October 30 – December 19, 2010
Loock Galerie is pleased to present new works by Scottish painter Callum Innes.
Innes’ exhibition focuses on a series of white paintings that were created in 2010. A work from the series Monologue Paintings from 2007 complements the show.
Callum Innes’ clearly abstract paintings reveal a transcendental physicality that reflects his interest in the fragility of human existence. His process of painting includes this notion of becoming and passing by fillig the surface of the image with paint, then washing sections clean.
The vertical line which is especially characteristic of his work represents in its completeness a possibility for capturing this human presence in the image without having it embodied by a figure. The figurative painting with which he began his work remained part of his thinking. “I still see myself as being an inherently figurative artist, whether that figuration is to do with how I approach the making of a painting or its physicality, how a painting reacts to you, what you bring to it".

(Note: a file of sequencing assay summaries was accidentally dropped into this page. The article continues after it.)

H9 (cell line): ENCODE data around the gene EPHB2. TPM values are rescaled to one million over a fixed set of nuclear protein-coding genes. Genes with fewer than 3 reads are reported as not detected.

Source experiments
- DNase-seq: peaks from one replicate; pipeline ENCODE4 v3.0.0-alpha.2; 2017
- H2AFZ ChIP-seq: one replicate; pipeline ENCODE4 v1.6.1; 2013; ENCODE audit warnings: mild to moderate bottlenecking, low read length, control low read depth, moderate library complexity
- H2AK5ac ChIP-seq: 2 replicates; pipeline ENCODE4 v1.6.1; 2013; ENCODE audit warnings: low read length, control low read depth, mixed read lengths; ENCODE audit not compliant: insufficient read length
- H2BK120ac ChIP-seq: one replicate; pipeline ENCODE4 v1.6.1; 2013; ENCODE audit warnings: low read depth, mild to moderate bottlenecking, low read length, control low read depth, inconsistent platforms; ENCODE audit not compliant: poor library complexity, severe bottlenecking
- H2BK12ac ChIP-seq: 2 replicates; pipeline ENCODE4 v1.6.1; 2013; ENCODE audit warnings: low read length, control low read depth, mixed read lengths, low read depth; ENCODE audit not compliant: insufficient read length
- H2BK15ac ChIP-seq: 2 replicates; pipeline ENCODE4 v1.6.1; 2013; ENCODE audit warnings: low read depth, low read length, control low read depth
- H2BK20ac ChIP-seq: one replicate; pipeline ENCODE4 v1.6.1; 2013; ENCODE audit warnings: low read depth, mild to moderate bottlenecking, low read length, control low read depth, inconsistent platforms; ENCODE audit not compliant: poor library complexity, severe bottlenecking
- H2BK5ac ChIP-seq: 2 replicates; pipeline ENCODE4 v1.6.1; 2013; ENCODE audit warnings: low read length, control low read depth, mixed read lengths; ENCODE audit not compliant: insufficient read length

Callum Innes’ painting is defined by the moment. In an interview, he draws a comparison to photography. Just as the photograph with the gaze through the viewfinder enters the visual space of the camera and controls the image until the moment of shooting the picture by way of the shutter, the exposure time, and focus, his painting is marked by the moment that allows the image to be recognizable as complete: “The important thing in finishing a painting is to know when to step out of that space,–€ he says.
Callum Innes was born in Edinburgh in 1962, where he lives and works today. He was the recipient of the Jerwood Prize for Painting and was already nominated for the Turner Prize. His works have been shown in individual shows at Sydney’s Museum of Contemporary Art, Edinburgh’s Fruitmarket Gallery, Kunsthalle Bern, and the Irish Museum of Modern Art in Dublin. His works are included in public collections around the world, including Solomon R. Guggenheim Museum, British Arts Council, Centre Georges Pompidou, Kunsthalle Zürich, and London’s Tate Gallery.